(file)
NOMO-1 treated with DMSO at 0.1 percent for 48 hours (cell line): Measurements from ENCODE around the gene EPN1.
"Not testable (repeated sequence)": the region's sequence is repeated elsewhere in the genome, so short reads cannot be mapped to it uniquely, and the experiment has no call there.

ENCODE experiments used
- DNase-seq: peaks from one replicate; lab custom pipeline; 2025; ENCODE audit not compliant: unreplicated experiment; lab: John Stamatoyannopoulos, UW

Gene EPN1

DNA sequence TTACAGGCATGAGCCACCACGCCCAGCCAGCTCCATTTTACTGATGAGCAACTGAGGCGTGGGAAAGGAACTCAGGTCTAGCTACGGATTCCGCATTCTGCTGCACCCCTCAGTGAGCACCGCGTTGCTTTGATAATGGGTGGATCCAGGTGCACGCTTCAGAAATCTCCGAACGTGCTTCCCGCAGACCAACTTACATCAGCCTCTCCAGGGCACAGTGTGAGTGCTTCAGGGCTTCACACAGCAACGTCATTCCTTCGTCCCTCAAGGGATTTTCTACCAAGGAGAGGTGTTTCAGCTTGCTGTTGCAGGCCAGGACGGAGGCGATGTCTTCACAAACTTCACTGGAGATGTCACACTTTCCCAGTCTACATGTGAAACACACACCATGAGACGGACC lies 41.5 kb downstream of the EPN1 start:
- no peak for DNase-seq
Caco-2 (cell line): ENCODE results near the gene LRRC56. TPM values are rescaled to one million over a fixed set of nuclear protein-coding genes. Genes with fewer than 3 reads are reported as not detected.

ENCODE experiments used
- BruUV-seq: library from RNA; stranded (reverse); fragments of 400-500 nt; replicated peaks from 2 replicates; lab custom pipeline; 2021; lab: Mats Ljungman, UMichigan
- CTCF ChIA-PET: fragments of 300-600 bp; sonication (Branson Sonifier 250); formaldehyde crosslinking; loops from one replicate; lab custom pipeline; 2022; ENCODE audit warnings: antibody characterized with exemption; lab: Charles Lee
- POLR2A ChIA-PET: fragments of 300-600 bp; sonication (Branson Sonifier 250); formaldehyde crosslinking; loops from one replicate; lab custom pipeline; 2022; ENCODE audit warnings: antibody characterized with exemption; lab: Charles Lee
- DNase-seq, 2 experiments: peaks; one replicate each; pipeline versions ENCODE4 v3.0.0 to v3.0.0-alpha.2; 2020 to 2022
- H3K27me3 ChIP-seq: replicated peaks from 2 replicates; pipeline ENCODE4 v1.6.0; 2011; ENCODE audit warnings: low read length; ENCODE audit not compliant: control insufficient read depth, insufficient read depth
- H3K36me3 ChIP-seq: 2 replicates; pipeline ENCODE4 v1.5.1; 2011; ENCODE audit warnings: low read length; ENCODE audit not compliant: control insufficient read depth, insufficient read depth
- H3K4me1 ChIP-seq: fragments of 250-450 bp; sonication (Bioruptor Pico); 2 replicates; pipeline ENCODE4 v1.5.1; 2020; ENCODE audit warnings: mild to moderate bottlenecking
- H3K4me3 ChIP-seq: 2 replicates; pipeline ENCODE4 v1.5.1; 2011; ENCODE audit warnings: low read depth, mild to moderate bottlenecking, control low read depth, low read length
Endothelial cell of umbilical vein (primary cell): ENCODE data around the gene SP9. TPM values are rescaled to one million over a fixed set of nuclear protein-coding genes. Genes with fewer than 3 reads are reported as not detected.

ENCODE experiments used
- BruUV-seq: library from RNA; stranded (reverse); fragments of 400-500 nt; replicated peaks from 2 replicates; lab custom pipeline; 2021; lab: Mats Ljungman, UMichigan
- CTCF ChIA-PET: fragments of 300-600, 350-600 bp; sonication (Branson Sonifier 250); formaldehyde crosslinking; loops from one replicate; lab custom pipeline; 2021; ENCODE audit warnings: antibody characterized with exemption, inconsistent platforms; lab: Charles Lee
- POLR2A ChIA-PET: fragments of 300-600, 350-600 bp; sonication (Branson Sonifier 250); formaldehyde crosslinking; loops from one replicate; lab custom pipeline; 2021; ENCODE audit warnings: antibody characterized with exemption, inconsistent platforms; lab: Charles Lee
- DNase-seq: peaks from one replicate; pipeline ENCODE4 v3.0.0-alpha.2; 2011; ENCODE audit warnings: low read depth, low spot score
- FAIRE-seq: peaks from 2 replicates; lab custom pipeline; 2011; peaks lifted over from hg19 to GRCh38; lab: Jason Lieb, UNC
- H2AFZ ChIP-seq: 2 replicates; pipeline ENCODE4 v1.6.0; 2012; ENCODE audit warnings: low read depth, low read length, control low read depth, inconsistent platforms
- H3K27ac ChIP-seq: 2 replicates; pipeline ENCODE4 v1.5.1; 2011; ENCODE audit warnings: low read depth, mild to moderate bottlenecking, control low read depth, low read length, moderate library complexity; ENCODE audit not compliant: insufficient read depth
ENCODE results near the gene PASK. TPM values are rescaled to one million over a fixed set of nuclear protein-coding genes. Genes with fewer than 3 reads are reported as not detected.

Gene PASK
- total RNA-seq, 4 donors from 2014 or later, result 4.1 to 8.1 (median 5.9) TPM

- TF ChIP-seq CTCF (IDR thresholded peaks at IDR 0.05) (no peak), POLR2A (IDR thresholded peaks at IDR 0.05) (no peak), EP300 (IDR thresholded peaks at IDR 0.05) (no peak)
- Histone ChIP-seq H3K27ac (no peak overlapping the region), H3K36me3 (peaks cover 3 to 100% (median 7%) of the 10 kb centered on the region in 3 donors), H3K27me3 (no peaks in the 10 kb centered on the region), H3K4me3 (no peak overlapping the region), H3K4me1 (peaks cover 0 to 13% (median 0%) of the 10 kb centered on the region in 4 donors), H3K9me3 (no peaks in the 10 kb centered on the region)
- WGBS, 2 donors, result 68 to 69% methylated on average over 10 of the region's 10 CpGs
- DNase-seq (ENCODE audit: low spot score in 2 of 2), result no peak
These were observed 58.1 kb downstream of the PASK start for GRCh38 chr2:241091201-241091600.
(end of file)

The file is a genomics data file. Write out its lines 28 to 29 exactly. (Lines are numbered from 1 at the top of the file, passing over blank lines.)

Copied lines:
Gene PASK
- total RNA-seq, 4 donors from 2014 or later, result 4.1 to 8.1 (median 5.9) TPM